Did you know that more than 621,000 Canadian kids are registered to play on a local hockey team this year! The stats are impressive, the game is exciting, and some may go as far to say we were born to play it. And, although we didn’t conduct a focus group, hockey parents unanimously agree that hockey’s only downside is the ghastly, horrendous, unspeakable odour that emits from hockey bags – young and old.
In a national Leger survey conducted for Purex in 2018, the reason for that stink was made clear: 77% of Canadians admitted that they only washed their hockey gear once or less a year! And, if we break that 77% down even further, a shocking 36% of participants said they never wash their gear; 23% admit that they wash it less than once a year; and the other 18% only wash on an annual basis.
Digging even deeper into those that never wash their gear, 25% said they didn’t even know you could wash it, 15% thought it would be too difficult, and 9% didn’t think they could use laundry soap on hockey equipment. What? Of course, you can! And most of that gear can be washed in the washing machine, except for goaltending equipment.
A few steps is all it takes to remove that revolting rink stink. Sharing is caring, so make sure to print off these tips or electronically share them with every hockey parent or every one of your teammates.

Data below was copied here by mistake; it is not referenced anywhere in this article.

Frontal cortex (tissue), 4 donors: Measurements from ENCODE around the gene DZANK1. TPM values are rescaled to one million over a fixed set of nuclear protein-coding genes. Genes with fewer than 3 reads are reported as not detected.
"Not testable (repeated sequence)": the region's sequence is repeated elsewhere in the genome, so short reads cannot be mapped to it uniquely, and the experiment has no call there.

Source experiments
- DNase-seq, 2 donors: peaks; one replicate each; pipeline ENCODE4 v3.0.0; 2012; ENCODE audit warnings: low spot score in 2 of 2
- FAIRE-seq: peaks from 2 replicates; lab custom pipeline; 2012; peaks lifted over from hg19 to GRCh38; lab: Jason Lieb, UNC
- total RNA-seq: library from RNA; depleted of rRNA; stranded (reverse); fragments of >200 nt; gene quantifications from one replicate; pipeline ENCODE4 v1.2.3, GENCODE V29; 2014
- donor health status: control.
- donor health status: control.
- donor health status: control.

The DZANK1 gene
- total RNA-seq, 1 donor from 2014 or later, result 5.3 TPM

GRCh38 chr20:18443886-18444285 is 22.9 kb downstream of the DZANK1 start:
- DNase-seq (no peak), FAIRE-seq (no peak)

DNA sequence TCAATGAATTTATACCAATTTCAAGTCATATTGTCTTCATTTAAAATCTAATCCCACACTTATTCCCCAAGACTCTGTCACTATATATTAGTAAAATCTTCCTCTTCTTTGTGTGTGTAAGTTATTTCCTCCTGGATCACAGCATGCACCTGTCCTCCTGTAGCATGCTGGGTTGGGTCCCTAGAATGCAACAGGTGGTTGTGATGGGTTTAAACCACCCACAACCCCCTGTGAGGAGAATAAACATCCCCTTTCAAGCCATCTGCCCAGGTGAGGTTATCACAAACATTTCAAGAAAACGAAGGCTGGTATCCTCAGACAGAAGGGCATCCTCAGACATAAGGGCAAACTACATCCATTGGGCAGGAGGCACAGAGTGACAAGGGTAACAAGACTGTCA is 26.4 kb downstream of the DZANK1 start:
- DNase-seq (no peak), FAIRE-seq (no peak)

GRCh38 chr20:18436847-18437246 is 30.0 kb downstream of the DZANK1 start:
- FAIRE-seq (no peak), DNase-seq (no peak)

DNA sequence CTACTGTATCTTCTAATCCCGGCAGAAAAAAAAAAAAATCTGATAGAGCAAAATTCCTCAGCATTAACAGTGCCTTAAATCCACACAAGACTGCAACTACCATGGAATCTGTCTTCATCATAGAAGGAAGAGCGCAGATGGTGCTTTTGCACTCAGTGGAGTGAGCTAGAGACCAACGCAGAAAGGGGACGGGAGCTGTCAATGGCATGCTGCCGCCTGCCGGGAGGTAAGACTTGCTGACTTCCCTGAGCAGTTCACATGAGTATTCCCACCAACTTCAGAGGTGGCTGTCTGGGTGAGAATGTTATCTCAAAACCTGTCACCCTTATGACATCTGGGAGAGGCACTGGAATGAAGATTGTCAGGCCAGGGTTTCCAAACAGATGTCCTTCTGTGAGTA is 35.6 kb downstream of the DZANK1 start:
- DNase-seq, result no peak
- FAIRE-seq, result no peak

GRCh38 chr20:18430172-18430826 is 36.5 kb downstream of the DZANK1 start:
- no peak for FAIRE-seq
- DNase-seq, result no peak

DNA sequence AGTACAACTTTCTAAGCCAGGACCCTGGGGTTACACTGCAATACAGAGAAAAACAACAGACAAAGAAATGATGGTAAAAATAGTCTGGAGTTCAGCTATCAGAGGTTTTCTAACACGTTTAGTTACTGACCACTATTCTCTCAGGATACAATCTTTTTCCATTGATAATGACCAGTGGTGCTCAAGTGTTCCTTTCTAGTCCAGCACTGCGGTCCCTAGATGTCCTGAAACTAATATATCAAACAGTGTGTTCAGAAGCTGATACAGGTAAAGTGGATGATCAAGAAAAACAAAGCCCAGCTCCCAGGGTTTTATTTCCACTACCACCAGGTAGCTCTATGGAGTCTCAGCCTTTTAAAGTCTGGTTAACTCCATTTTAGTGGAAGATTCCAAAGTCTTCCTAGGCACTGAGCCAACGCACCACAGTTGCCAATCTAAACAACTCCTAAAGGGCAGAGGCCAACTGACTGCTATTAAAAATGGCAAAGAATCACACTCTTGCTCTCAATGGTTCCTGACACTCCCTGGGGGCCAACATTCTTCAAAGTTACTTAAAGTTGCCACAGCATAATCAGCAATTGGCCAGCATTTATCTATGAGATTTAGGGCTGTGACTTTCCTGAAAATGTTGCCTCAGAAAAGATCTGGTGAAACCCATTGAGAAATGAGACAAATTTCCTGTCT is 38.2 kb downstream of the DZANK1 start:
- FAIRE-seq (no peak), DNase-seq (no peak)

- Wear a base layer under your gear and a fresh pair of socks on your feet. A base layer can be washed after every game and practice.
- Hang all your equipment on a drying rack after use to reduce bacteria growth. A rack improves circulation around each item so they dry quicker. Make sure all your gear is completely dry before repacking your hockey bag.
- Consider adding a boot and glove dryer to your arsenal. Not just for boots and gloves, many dryers come ready for optional helmet holder attachments. And its compact size makes it ideal for condos and apartments.
- If your hockey stuff is particularly stinky, give it a good soak in the washer first. Add a cup of white vinegar to the water to help kill the bacteria and let it soak for 15 minutes, then drain, add detergent and begin a new washing cycle.
- Use warm water, regular detergent and the gentle cycle. Wash all protective equipment (except your helmet and skates) at least once a month. Fasten velcro so that it doesn’t snare and pull on other items while washing.
- Don’t overload your washer. Yes, it may take 2 or 3 loads to wash all your gear. And remember: don’t use bleach (or a detergent with bleach in it). Bleach is too harsh and will break down your equipment.
PRO TIP: Machine washing, or thoroughly soaking your goaltending gear is not recommended because the gear can’t dry completely, which will encourage the growth of bacteria and mildew. Complete immersion can also damage your equipment by causing the separation of some material.
Spending more time at the rink than in your home this winter? If you’d like some assistance achieving a clean and stress-free home, just find your local MOLLY MAID.